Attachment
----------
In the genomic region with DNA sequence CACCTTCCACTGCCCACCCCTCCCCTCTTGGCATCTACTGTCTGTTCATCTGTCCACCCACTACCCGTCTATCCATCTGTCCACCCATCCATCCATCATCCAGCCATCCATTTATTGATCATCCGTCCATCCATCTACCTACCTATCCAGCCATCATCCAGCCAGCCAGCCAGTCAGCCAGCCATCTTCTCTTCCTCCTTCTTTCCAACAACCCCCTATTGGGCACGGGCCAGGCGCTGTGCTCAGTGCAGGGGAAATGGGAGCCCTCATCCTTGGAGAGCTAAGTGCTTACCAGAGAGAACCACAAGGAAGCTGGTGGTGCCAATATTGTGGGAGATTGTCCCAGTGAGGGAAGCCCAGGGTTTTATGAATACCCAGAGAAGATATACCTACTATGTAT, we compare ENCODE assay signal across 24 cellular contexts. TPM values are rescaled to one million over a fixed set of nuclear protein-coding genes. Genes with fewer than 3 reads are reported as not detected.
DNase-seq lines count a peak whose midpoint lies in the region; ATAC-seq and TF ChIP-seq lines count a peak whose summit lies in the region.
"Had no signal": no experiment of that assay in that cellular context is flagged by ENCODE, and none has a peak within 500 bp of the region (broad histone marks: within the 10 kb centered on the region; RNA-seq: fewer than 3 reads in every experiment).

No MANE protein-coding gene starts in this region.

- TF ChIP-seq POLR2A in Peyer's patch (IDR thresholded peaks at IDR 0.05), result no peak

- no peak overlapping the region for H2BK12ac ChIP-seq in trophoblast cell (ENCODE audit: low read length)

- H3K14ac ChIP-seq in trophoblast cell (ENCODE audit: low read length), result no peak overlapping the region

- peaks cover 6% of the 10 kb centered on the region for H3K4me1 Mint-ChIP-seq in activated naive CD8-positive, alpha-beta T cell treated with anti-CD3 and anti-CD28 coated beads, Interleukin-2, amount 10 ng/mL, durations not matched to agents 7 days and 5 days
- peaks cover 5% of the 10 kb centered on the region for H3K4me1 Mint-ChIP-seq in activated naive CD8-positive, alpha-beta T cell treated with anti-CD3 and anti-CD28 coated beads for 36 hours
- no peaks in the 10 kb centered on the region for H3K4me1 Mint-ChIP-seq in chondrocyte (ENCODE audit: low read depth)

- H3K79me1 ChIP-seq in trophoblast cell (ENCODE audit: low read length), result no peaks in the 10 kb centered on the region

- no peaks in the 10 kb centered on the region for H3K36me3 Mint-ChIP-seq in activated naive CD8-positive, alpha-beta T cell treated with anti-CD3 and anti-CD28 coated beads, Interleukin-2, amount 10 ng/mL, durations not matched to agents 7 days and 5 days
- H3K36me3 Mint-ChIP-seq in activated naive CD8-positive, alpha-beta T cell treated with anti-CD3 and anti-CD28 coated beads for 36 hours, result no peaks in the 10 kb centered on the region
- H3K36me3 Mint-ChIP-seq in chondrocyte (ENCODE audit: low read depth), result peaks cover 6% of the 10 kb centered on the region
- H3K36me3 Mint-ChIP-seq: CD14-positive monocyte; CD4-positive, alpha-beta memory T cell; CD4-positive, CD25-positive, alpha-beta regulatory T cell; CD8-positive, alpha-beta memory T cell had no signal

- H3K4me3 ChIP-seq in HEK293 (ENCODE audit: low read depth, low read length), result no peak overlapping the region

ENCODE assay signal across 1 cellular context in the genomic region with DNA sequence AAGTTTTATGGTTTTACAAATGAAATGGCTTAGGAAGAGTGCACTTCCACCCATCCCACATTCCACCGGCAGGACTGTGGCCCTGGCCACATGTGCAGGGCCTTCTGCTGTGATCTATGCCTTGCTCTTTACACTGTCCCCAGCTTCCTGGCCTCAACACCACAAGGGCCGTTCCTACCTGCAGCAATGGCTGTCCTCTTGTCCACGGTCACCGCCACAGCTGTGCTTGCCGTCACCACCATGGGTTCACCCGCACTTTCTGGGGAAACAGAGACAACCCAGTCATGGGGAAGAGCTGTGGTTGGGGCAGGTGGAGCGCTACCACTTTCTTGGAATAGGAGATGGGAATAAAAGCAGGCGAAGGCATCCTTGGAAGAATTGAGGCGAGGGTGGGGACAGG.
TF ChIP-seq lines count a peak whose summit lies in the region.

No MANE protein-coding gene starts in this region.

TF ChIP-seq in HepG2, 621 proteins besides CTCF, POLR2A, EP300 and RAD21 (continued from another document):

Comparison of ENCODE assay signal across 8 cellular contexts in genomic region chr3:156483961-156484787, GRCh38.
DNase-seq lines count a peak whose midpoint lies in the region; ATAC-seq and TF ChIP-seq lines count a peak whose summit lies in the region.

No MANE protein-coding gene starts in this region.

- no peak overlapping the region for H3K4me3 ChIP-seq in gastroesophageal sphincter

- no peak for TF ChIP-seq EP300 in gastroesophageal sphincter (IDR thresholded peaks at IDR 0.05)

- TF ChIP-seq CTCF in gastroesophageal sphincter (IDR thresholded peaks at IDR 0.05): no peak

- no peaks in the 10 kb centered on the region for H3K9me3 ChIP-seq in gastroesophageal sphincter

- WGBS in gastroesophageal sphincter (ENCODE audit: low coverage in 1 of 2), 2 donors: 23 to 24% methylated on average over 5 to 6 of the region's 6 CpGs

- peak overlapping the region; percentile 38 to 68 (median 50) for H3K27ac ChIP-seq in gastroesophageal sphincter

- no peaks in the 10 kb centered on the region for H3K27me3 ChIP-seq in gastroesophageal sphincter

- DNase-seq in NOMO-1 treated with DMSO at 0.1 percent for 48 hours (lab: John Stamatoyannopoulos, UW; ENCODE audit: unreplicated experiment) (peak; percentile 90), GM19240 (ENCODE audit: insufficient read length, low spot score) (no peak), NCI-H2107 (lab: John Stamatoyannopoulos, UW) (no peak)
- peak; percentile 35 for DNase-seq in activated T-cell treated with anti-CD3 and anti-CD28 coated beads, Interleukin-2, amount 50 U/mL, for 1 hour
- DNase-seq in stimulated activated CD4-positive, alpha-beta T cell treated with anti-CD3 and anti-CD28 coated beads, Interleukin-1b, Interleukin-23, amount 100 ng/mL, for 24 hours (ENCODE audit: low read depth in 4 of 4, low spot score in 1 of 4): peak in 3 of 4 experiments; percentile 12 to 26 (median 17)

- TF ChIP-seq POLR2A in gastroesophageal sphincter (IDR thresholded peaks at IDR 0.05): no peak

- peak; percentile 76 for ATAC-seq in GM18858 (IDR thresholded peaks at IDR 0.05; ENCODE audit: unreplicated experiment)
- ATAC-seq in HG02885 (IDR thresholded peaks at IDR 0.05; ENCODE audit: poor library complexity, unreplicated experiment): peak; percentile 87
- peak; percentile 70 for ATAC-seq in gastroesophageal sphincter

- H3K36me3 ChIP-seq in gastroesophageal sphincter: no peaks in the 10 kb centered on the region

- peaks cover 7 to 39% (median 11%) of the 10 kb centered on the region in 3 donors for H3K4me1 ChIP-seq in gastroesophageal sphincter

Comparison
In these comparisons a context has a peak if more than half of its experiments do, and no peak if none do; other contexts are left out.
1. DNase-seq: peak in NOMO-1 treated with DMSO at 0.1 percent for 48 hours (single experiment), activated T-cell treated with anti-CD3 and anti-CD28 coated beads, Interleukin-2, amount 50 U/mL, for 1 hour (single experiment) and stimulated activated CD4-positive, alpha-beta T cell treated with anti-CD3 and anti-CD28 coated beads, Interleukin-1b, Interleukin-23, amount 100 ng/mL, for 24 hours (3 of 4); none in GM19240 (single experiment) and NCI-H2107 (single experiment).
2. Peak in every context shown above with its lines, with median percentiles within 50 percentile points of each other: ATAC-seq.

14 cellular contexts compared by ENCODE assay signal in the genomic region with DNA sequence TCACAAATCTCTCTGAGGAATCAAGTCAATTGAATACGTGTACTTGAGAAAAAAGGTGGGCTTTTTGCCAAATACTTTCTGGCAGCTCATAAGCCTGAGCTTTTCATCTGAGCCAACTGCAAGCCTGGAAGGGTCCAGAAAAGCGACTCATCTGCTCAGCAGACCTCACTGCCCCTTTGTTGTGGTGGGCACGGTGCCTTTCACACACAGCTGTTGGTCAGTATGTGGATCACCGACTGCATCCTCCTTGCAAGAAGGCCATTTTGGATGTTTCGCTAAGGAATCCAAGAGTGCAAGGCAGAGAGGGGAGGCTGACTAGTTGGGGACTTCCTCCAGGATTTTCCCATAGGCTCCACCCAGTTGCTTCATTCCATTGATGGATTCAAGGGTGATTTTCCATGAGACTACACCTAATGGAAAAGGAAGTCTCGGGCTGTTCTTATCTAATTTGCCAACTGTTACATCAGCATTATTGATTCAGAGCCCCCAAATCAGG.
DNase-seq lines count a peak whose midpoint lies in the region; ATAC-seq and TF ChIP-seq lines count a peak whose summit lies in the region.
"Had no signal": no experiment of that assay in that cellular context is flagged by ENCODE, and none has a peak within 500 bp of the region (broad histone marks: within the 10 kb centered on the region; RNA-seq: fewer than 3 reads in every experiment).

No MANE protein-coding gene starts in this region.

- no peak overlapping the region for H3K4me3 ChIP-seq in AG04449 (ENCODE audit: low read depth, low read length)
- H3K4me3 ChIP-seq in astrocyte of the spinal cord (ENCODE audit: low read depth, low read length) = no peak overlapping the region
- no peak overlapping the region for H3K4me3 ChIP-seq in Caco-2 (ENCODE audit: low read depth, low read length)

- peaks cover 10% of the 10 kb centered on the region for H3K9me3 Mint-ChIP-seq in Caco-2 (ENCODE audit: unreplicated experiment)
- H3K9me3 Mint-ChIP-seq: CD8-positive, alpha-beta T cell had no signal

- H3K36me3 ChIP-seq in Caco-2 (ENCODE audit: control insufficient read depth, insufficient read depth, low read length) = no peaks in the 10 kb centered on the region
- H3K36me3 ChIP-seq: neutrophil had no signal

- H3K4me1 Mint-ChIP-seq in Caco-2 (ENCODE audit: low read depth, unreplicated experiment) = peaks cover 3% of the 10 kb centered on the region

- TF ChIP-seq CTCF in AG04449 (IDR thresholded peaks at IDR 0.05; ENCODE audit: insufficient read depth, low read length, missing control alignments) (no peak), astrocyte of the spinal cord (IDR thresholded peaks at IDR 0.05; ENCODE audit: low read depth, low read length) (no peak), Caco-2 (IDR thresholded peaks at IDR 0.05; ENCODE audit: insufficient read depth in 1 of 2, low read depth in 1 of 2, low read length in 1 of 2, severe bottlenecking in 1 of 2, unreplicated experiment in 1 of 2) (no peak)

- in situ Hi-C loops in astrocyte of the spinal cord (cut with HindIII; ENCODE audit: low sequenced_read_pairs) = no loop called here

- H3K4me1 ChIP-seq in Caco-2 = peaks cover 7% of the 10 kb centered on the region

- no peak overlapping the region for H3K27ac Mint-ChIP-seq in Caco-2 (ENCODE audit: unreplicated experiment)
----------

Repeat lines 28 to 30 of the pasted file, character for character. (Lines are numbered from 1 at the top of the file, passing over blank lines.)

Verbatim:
- WGBS in gastroesophageal sphincter (ENCODE audit: low coverage in 1 of 2), 2 donors: 23 to 24% methylated on average over 5 to 6 of the region's 6 CpGs

- peak overlapping the region; percentile 38 to 68 (median 50) for H3K27ac ChIP-seq in gastroesophageal sphincter

- no peaks in the 10 kb centered on the region for H3K27me3 ChIP-seq in gastroesophageal sphincter